daffodils, since I forgot to take a picture of the dinner
I don’t know when I began needing so much lemon in Easter dinner, but this year it worked its way into almost every dish I made for my family, parents, and brothers on Easter day: lemon fettucine, lemon roasted asparagus, and a lemon cheesecake for dessert; only the peas (grown by my dad) and bread
were lemon free. And yes, I acknowledge that following cream sauce with cheesecake might feel over the top, but it’s better, perhaps, or lighter, than the Easter my sister and I unthinkingly served the all-cream-and-carb meal of strata and trifle. But it’s Easter, the joyous end of a long fast, so a family should feast.
Here, in her own inimitable voice, is Nigella Lawson’s fabulous lemon linguine:
* 2 pounds linguine
* 2 egg yolks
* 2/3 cup heavy cream
* 1/2 cup freshly grated Parmesan
* 1 lemon, zested, and juice of 1/2, plus more juice, as needed
* freshly milled black pepper
* 4 tablespoons (1/2 stick) unsalted butter
* 2 to 3 tablespoons chopped parsley leaves
Fill just about the biggest pot you have with water and bring to a boil. When friends are coming for lunch, get the water heated to boiling point before they arrive, otherwise you end up nervously hanging around waiting for a watched pot to boil while your supposedly quick lunch gets later and later. Bring the water to the boil, cover and turn off burner.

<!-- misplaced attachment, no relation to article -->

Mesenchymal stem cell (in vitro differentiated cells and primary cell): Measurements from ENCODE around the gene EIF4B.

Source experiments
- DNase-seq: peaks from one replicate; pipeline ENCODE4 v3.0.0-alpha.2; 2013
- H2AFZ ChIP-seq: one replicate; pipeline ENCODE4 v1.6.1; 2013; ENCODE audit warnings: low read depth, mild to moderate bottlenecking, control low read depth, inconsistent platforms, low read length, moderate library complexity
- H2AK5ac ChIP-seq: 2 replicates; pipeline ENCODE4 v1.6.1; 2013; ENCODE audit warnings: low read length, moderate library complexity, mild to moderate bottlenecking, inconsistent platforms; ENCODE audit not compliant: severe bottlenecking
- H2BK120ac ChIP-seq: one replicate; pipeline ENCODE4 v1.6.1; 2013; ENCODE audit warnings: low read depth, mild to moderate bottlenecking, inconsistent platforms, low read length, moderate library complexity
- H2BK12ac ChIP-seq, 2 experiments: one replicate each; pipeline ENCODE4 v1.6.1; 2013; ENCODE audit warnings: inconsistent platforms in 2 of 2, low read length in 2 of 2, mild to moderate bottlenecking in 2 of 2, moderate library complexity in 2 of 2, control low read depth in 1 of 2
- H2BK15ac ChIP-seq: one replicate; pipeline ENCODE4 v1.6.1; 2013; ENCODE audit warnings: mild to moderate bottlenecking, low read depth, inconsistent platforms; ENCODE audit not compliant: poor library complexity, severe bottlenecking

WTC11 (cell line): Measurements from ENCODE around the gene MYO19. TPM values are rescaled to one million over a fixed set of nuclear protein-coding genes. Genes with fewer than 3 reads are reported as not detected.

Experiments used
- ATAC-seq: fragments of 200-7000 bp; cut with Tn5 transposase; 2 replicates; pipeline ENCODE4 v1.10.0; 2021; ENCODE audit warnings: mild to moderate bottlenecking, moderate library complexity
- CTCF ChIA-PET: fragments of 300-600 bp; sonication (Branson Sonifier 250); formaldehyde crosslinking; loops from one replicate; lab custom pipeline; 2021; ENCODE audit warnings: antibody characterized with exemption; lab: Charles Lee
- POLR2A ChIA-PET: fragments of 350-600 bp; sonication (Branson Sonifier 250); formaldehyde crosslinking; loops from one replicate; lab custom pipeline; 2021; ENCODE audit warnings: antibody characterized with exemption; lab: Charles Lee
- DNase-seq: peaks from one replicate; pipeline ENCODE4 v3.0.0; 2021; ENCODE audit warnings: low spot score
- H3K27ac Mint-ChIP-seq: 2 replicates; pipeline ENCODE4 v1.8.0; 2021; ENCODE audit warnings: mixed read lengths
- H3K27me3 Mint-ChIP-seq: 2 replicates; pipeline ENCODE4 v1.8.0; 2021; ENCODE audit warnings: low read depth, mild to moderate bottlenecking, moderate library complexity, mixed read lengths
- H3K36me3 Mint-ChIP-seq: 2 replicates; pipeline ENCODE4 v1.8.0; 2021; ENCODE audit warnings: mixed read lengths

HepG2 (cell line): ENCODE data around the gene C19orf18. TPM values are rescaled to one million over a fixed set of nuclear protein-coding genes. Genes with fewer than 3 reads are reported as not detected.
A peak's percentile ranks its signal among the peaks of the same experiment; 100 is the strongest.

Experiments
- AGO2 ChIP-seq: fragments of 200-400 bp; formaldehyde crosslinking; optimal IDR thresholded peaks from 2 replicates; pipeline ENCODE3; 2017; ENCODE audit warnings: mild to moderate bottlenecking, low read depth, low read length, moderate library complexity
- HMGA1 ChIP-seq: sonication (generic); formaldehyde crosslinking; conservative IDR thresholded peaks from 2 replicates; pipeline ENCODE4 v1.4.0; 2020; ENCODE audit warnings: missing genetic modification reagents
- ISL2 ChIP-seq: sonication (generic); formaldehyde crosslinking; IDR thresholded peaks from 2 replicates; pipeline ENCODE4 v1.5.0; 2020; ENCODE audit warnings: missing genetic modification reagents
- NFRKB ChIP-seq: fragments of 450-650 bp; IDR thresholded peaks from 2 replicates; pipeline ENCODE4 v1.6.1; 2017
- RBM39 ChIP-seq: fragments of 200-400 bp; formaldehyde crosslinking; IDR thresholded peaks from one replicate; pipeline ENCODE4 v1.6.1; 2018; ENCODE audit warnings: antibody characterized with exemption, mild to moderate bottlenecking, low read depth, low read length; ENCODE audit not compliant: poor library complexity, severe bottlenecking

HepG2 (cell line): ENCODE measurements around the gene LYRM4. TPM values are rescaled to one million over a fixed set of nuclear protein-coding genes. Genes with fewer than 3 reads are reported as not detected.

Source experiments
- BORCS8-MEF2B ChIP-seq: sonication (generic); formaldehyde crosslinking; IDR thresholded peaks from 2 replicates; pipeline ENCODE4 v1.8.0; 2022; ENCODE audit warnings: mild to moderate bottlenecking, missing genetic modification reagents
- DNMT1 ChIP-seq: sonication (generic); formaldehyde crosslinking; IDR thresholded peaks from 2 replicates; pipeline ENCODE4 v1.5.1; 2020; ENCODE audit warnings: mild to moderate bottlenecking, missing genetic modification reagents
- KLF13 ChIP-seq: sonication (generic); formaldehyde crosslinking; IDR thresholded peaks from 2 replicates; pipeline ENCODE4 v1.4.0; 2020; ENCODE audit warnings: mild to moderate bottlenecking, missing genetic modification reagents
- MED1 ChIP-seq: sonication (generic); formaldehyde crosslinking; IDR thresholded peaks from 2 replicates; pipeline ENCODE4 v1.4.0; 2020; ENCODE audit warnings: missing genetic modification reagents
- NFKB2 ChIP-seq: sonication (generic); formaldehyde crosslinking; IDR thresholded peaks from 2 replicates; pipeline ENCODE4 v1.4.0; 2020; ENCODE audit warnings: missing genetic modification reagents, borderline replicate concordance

I tend to leave the addition of salt until the water comes to a boil a second time. But whichever way you do it, add quite a bit of salt. When the bubbling’s encouragingly fierce, put in the pasta. I often put the lid on for a moment or so just to let the pasta get back to the boil, but don’t turn your back on it, and give it a good stir with a pasta fork or whatever to avoid even the suspicion of stickiness, once you’ve removed the lid.
Then get on with the sauce, making sure you’ve set your timer for about a minute or so less than the time specified on the package of pasta.
In a bowl, add the yolks, cream, Parmesan, zest of the whole lemon and juice of half of it, the salt and good grind of pepper, and beat with a fork. You don’t want it fluffy, just combined. Taste. If you want it more lemony, then of course add more juice.
When the timer goes off, taste to judge how near the pasta is to being ready. I recommend that you hover by the stove so you don’t miss that point. Don’t be too hasty, though. Everyone is so keen to cook their pasta properly al dente that sometimes the pasta is actually not cooked enough. You want absolutely no chalkiness here. And linguine (or at least I find it so) tend not to run over into soggy overcookedness quite as quickly as other long pasta. This makes sense, of course, as the strands of “little tongues” are dense than the flat ribbon shapes.
Anyway, as soon as the pasta looks ready, remove a cup of the cooking liquid, drain the pasta, and then, off the heat, toss it back in the pot or put it in an efficiently preheated bowl, throw in the butter, and stir and swirl about to make sure the butter’s melted and the pasta covered by it all over. Each strand will be only mutely gleaming, as there’s not much butter and quite a bit of pasta. If you want to add more, then do; good butter is the best flavoring, best texture, best mood enhancer there is.
When you’re satisfied the pasta’s covered with its soft slip of butter, then stir in the egg mixture and turn the pasta well in it, adding some of the cooking liquid if it looks a bit dry (only 2 tablespoons or so – you don’t want a wet mess – and only after you think the sauce is incorporated). Sprinkle over the parsley and serve now, now, now.